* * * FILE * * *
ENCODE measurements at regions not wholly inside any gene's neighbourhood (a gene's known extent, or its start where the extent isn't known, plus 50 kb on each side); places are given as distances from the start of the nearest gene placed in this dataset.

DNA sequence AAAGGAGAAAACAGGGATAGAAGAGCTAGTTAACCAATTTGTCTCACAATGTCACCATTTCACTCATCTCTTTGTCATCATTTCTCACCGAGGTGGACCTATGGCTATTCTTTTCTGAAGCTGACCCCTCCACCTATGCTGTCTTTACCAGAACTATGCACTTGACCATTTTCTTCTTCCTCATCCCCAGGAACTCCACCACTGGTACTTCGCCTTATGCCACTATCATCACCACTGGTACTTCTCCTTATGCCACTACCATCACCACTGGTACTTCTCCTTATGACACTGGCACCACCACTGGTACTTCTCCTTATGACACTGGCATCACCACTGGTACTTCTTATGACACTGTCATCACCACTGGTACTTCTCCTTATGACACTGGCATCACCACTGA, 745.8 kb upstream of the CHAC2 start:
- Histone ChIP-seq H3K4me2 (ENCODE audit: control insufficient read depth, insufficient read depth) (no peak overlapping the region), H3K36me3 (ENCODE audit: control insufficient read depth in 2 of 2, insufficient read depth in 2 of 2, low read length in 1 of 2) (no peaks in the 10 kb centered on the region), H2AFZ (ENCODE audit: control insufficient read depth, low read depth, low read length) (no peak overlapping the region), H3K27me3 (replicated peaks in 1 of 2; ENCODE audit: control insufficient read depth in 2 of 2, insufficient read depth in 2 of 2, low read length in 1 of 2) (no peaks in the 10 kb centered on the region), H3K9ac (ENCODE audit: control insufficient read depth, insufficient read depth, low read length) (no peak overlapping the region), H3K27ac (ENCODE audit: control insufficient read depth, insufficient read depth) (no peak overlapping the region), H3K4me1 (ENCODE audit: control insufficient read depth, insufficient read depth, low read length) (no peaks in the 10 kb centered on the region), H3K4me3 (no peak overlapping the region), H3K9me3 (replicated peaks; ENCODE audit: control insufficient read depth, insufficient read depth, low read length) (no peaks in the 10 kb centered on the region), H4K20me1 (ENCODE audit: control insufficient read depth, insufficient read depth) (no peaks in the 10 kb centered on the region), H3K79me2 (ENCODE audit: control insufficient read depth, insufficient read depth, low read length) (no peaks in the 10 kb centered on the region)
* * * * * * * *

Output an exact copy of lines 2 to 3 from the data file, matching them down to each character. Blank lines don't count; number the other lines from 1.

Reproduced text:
DNA sequence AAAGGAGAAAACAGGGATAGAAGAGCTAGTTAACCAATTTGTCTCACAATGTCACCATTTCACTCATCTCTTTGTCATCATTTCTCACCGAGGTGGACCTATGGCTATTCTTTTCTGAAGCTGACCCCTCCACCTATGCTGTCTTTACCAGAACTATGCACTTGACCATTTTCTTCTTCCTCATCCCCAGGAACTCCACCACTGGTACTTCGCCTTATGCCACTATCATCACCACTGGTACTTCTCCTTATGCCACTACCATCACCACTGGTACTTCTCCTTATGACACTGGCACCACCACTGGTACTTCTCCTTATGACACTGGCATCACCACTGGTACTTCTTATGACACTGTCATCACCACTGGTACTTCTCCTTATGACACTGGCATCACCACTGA, 745.8 kb upstream of the CHAC2 start:
- Histone ChIP-seq H3K4me2 (ENCODE audit: control insufficient read depth, insufficient read depth) (no peak overlapping the region), H3K36me3 (ENCODE audit: control insufficient read depth in 2 of 2, insufficient read depth in 2 of 2, low read length in 1 of 2) (no peaks in the 10 kb centered on the region), H2AFZ (ENCODE audit: control insufficient read depth, low read depth, low read length) (no peak overlapping the region), H3K27me3 (replicated peaks in 1 of 2; ENCODE audit: control insufficient read depth in 2 of 2, insufficient read depth in 2 of 2, low read length in 1 of 2) (no peaks in the 10 kb centered on the region), H3K9ac (ENCODE audit: control insufficient read depth, insufficient read depth, low read length) (no peak overlapping the region), H3K27ac (ENCODE audit: control insufficient read depth, insufficient read depth) (no peak overlapping the region), H3K4me1 (ENCODE audit: control insufficient read depth, insufficient read depth, low read length) (no peaks in the 10 kb centered on the region), H3K4me3 (no peak overlapping the region), H3K9me3 (replicated peaks; ENCODE audit: control insufficient read depth, insufficient read depth, low read length) (no peaks in the 10 kb centered on the region), H4K20me1 (ENCODE audit: control insufficient read depth, insufficient read depth) (no peaks in the 10 kb centered on the region), H3K79me2 (ENCODE audit: control insufficient read depth, insufficient read depth, low read length) (no peaks in the 10 kb centered on the region)